Looking at the current scenario, the unprecedented rise of startups in India needs continuous collaboration between the government and industry to scale-up the ecosystem. Nasscom is supporting startups to help them achieve their maximum potential.

As a first step we are focusing our efforts on technology startups, while there are other major entities who are evangelising their peers across sectors. Bringing all stakeholders under a single umbrella is a journey which the industry has already embarked upon.

Recently Facebook acquired an Indian startup. Is this the beginning or the dawn of a new age, where Indian startups are bound to attract global attention? Or are there grey areas to overcome to reach that level?

Since the last few months, the startup scene in India has been infused with enthusiasm with the recent acquisitions rolling eye-balls the world over. This and many other startup acquisitions in the past are a testimony of the fact that Indian startups have caught global attention. This also showcases the technological advancements, technical expertise and innovative thinking of the startups coming out of India.

While we understand that the Indian startups landscape is young and at a nascent stage and there are challenges, however, the recent megasuccess of companies like Fusion Charts and Little Eye Labs definitely points to the fact that India has arrived at a global startup stage and will reign the world, like it did in the IT/IT-enabled services arena.

How far away or how near are the Indian startups and the ecosystem in the country from delivering a global brand like a Google or a Facebook or any of those large power horses?

Google and Facebook have been pioneers in their respective fields, opening-up a spree of opportunities for other startups. However, focus now should be on mentoring startups focused on creating solutions for every vertical and micro-vertical. This will result in the emergence of horizontal solutions for all the verticals while enabling these startups to remain focused while creating product / solutions excellence.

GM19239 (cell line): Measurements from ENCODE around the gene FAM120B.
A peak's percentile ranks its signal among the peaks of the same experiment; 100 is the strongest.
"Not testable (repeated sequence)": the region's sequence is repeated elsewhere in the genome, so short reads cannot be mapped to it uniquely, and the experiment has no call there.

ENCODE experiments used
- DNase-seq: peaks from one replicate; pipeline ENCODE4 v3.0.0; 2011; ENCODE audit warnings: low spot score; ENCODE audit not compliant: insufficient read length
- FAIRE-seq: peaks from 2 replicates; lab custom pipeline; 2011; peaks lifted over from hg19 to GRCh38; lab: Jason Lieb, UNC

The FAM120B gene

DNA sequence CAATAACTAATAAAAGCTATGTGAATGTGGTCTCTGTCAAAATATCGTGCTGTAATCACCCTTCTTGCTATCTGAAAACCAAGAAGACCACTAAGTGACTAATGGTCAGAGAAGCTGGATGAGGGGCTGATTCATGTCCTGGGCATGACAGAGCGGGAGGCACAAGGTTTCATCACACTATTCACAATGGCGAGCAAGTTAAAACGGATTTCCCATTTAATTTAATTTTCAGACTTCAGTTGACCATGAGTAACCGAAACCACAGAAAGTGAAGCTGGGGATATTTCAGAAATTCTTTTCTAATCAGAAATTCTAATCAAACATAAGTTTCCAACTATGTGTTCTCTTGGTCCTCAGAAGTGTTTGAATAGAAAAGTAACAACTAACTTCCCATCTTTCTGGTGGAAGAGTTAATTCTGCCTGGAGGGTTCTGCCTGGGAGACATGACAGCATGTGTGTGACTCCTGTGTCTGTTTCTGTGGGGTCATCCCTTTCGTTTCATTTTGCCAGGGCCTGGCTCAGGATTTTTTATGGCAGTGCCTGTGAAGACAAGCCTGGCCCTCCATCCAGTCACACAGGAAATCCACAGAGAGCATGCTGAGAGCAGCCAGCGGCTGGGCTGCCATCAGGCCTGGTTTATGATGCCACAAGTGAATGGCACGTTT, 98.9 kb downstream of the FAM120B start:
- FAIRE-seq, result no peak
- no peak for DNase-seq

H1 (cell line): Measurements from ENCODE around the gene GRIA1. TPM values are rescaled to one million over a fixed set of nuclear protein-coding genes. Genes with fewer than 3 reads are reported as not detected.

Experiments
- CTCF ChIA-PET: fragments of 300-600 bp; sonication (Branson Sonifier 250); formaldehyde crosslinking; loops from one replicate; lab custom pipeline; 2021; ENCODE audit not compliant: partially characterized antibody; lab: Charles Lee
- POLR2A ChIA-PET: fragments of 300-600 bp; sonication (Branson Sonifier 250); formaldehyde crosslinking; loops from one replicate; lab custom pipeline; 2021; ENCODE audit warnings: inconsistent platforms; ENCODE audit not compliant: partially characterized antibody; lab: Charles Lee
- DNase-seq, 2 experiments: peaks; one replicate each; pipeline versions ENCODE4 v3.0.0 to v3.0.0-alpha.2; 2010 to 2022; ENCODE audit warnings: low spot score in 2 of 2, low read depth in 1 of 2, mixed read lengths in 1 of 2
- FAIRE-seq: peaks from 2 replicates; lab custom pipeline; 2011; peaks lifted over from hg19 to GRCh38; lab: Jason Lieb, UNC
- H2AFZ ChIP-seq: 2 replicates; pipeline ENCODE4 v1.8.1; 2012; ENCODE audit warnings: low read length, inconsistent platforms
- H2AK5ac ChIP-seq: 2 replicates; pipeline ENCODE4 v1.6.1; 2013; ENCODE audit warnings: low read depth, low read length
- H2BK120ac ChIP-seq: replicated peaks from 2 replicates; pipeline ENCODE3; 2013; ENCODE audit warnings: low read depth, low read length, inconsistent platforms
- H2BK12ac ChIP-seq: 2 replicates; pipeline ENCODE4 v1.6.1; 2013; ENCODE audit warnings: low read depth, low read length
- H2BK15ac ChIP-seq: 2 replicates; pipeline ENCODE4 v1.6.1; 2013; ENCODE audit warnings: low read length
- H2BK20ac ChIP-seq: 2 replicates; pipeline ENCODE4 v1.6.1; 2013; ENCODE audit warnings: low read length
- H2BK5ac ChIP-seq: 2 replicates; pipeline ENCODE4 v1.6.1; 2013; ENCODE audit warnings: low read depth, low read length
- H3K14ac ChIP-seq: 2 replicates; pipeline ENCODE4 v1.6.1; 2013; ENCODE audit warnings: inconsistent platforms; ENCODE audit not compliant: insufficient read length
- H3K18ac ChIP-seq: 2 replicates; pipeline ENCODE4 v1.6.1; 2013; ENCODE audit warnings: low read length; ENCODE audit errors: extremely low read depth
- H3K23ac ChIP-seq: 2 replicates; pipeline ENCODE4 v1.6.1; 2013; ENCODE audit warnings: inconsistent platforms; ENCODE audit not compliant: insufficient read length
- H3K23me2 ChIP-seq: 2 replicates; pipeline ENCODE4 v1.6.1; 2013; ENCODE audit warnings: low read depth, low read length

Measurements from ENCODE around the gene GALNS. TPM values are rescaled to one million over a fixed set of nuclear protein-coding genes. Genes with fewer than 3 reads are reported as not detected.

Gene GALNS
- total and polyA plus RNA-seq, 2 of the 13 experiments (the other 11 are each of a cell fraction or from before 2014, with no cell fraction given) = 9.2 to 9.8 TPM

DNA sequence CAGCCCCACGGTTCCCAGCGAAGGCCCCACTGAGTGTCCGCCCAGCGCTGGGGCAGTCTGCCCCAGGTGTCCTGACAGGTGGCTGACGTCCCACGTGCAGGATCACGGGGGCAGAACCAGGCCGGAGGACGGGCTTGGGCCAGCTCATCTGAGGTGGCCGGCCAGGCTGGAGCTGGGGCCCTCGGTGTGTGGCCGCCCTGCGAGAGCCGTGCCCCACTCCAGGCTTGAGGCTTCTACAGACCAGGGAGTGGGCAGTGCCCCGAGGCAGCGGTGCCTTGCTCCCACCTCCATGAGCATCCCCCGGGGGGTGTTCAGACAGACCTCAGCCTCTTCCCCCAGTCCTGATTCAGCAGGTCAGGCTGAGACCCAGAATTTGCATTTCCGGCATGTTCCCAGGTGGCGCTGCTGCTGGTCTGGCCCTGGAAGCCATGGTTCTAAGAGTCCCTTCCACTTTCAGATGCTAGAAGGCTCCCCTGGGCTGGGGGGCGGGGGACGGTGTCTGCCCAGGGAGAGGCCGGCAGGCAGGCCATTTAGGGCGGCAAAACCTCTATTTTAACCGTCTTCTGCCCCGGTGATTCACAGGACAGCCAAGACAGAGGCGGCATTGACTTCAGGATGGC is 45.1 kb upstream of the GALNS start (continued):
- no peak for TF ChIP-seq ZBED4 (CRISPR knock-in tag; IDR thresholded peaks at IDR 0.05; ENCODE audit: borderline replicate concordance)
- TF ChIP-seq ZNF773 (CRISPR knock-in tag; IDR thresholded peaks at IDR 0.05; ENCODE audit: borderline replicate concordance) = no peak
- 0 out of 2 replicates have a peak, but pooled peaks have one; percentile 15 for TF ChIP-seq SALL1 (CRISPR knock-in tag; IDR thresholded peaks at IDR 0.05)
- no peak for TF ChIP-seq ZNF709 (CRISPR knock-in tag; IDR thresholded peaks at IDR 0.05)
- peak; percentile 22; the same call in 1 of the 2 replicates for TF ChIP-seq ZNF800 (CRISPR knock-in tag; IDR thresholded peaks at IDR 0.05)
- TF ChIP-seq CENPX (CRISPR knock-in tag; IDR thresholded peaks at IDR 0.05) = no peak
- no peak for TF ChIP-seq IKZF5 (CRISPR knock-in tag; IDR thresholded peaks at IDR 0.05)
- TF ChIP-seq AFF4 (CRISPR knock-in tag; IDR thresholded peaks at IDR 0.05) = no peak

By virtue of its sheer population and the economic growth opportunities, India as a country is also fast emerging as a large consumer with huge domestic demand. Will it suffice for Indian startups to fine tune their offerings to just focus on the Indian market for growth?

The potential of technology to transform business by increasing competitiveness and transform India by fostering inclusive growth is immense. Led by the diversity of the local user and consumer base, opportunities in the domestic market are growing rapidly.

This is being further pushed with the government thrust on public services and increasing demand from emerging verticals. Startups today are designing and creating niche solutions around areas like healthcare, public service, utilities and education, in order to provide tailor-made vertical-specific solutions.

Further, rapidly growing economy, rapid adoption of IT across consumer segments, emergence of digital technology, consumer-centric services, new business and pricing models tailored to meet specific needs of customers are also aiding these startups to drive greater adoption of technology solutions in India. This is a great time to be for entrepreneurs in India with the increasing buzz in domestic markets, rising interest in Indian startups by overseas investors and improvement in the overall available infrastructure.